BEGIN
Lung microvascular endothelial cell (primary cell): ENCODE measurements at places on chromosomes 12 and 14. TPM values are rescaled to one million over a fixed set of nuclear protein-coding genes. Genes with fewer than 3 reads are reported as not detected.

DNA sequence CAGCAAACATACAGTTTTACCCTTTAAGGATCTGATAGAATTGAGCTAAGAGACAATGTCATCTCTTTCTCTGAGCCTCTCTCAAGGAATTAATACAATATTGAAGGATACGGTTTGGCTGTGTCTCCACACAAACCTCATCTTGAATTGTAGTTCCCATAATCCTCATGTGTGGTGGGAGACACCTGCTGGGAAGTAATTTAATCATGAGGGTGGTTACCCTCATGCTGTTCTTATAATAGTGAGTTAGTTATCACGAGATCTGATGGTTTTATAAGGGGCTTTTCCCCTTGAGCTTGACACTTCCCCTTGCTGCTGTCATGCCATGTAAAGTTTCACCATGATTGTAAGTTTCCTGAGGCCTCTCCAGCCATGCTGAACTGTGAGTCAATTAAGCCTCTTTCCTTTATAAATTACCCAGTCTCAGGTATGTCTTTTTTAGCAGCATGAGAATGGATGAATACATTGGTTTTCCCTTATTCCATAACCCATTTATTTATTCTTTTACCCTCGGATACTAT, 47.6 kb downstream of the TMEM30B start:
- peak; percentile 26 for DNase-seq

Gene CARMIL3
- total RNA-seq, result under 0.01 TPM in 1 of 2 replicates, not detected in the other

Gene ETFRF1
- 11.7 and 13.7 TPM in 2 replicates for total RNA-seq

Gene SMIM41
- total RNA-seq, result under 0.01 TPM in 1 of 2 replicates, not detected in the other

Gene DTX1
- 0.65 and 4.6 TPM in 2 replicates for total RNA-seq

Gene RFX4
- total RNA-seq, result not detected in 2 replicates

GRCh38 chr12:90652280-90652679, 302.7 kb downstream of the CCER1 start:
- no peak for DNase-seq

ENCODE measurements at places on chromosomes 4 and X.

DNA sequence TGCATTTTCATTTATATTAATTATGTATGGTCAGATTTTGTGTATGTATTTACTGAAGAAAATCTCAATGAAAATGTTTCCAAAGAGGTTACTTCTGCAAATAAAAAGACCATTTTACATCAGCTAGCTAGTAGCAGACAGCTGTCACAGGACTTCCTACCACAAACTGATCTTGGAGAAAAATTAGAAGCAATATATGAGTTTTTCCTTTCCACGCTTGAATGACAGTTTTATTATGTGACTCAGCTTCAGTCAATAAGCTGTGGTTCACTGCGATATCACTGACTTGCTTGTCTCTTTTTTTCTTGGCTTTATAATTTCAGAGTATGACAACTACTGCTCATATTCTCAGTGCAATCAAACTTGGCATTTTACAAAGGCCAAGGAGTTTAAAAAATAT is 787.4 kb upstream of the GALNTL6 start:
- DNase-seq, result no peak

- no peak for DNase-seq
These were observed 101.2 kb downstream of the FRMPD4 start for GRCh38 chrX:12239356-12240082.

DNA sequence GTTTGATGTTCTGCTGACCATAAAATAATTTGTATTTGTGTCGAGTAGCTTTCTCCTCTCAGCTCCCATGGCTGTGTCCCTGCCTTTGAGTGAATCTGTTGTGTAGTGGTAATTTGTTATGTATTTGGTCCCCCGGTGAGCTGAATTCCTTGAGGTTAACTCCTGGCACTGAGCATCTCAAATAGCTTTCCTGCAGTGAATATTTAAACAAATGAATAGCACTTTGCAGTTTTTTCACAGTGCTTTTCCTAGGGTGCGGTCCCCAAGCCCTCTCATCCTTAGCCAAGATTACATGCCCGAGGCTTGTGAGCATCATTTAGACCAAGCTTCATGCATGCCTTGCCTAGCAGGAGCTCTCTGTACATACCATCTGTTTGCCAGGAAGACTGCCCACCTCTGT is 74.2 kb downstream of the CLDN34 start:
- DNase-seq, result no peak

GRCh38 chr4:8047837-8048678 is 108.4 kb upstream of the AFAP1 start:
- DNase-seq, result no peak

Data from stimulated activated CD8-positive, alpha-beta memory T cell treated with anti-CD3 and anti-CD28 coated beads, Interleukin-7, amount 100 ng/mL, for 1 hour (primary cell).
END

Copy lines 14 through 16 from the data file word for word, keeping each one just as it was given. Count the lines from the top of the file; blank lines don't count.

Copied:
GRCh38 chr12:90652280-90652679, 302.7 kb downstream of the CCER1 start:
- no peak for DNase-seq

ENCODE measurements at places on chromosomes 4 and X.